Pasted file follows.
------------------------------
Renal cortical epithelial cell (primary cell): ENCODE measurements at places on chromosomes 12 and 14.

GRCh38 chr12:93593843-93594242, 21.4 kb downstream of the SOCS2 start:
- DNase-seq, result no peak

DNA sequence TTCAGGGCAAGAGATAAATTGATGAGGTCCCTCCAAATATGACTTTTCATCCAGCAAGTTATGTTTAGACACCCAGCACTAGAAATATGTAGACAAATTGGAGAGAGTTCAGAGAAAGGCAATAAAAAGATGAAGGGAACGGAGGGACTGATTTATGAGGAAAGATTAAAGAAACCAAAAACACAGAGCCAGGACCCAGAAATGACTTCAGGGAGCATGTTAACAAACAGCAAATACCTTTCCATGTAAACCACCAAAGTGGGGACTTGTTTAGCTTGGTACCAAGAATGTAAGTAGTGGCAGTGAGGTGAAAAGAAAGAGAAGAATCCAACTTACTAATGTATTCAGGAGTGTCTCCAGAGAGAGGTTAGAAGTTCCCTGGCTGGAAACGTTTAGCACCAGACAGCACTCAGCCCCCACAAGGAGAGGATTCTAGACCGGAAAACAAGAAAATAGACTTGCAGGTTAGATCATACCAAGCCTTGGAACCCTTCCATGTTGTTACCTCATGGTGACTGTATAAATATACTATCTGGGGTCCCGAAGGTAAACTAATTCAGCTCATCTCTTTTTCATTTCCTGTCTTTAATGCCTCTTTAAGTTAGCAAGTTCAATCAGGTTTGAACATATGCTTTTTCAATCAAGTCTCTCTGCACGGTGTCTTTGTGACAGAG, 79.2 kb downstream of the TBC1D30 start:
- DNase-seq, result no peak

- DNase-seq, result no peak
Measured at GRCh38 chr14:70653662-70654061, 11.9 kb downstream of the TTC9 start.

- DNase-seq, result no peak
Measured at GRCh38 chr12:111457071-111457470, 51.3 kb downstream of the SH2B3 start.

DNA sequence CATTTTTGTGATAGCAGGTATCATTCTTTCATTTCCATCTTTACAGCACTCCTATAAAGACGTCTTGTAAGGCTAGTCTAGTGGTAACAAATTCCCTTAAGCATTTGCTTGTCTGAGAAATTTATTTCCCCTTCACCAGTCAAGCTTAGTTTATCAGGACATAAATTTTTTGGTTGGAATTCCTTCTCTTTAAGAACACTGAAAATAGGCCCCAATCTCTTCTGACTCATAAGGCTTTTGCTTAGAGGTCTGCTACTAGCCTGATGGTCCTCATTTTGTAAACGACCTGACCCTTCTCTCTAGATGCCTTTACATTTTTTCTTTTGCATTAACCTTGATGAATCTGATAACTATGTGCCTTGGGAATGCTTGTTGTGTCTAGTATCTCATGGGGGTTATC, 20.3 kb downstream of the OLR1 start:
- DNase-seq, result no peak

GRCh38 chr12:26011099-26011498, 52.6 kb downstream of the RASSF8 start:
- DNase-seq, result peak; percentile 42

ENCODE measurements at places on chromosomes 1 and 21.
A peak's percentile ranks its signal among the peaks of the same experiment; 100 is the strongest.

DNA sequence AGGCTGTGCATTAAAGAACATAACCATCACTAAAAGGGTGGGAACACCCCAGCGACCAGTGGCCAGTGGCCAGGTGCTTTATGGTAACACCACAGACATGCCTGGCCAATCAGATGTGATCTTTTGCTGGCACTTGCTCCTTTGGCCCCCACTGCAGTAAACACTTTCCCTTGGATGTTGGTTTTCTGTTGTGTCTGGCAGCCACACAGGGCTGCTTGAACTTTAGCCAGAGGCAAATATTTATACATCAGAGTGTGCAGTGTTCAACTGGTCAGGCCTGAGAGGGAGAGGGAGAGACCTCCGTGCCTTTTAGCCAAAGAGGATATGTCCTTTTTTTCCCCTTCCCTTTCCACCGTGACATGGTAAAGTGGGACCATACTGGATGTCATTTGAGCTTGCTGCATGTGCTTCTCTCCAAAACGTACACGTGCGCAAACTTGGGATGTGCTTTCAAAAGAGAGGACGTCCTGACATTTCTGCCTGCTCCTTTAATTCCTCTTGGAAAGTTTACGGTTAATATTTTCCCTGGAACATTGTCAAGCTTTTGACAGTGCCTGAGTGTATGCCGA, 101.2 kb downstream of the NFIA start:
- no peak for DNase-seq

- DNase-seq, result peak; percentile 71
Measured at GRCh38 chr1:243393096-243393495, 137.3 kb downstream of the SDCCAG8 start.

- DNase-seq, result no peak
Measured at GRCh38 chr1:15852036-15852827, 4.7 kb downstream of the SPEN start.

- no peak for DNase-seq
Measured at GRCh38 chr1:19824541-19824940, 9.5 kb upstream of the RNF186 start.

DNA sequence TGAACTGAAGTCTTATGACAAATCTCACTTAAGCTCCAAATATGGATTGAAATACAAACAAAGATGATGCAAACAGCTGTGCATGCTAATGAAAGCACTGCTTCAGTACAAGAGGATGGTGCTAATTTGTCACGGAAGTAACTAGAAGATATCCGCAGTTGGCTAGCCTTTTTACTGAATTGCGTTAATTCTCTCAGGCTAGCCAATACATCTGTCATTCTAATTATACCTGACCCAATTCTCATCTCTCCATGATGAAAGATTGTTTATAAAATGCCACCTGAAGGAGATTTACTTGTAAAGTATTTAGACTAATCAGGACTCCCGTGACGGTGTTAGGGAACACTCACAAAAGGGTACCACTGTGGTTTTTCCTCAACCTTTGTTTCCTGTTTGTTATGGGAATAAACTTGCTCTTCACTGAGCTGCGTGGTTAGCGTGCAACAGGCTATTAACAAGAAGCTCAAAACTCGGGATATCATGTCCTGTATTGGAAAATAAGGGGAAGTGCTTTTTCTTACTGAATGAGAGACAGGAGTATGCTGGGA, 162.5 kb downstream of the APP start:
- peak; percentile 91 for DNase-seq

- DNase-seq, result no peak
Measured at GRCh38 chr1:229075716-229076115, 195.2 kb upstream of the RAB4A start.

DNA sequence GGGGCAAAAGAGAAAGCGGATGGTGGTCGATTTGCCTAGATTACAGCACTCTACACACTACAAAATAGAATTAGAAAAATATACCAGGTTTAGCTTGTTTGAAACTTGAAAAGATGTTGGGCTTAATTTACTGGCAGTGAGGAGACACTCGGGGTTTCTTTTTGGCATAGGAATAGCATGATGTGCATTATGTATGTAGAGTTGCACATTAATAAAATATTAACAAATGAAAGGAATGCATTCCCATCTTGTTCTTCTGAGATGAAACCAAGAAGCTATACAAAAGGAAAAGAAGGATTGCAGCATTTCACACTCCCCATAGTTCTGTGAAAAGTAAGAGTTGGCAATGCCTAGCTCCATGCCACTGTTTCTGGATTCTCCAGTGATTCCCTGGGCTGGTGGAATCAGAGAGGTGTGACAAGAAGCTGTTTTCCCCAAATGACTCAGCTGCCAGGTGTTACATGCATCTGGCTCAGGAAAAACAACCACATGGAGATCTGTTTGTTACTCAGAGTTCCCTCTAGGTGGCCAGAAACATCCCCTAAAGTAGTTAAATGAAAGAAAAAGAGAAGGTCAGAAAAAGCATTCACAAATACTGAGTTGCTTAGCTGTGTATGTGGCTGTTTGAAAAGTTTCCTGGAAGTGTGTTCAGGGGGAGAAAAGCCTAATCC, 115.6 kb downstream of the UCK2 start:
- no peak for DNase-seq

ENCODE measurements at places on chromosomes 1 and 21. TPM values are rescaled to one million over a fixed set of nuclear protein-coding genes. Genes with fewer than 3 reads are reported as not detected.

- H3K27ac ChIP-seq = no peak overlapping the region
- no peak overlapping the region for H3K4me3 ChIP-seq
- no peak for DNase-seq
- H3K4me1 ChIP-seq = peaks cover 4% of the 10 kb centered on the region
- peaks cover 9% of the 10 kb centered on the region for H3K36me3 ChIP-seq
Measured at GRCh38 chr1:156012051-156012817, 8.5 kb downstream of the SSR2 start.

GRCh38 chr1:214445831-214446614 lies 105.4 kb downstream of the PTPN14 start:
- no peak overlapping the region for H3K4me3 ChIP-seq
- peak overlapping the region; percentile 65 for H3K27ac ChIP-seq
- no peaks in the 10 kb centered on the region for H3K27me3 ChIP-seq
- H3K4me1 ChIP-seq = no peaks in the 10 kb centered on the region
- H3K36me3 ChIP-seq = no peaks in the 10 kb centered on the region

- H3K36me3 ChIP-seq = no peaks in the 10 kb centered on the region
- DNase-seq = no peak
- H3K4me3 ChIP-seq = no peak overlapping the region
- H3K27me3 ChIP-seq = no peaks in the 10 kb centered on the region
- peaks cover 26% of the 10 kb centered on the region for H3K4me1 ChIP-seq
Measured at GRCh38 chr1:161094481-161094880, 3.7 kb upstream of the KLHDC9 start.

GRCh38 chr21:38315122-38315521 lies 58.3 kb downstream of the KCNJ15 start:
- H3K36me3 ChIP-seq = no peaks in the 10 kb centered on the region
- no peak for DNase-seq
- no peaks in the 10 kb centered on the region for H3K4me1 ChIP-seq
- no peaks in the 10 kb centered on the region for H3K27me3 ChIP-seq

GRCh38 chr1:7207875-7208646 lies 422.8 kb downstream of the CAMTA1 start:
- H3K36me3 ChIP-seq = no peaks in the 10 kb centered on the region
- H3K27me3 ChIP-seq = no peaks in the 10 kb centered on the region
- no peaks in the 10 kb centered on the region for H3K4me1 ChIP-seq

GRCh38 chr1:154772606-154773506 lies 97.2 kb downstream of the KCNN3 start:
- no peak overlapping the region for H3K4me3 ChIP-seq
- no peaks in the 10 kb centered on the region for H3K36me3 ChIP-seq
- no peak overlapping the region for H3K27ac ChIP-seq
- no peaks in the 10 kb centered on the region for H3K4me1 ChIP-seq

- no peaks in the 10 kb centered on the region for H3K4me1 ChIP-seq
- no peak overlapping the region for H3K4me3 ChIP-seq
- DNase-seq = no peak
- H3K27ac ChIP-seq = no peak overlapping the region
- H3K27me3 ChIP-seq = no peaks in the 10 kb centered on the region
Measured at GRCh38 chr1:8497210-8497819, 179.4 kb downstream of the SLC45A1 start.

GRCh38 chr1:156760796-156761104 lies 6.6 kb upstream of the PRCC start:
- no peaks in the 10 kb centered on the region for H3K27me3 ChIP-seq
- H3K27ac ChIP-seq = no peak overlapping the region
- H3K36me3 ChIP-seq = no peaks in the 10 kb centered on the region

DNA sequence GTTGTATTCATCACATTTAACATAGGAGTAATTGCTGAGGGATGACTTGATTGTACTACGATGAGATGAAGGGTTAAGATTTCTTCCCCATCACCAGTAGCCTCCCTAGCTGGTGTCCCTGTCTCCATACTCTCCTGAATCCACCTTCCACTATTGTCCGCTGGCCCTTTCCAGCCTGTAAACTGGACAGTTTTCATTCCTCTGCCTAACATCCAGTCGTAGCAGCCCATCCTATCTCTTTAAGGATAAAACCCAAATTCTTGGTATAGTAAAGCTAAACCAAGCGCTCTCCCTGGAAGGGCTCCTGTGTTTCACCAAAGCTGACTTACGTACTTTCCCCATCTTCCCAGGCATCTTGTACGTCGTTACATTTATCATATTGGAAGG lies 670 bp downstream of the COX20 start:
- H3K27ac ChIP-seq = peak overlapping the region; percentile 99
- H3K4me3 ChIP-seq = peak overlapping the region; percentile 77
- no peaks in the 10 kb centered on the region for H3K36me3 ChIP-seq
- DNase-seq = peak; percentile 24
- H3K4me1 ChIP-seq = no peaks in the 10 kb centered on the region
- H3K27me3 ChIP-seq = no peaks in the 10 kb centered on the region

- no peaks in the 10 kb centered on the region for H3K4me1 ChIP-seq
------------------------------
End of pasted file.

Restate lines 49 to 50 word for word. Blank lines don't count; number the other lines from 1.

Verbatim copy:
GRCh38 chr21:38315122-38315521 lies 58.3 kb downstream of the KCNJ15 start:
- H3K36me3 ChIP-seq = no peaks in the 10 kb centered on the region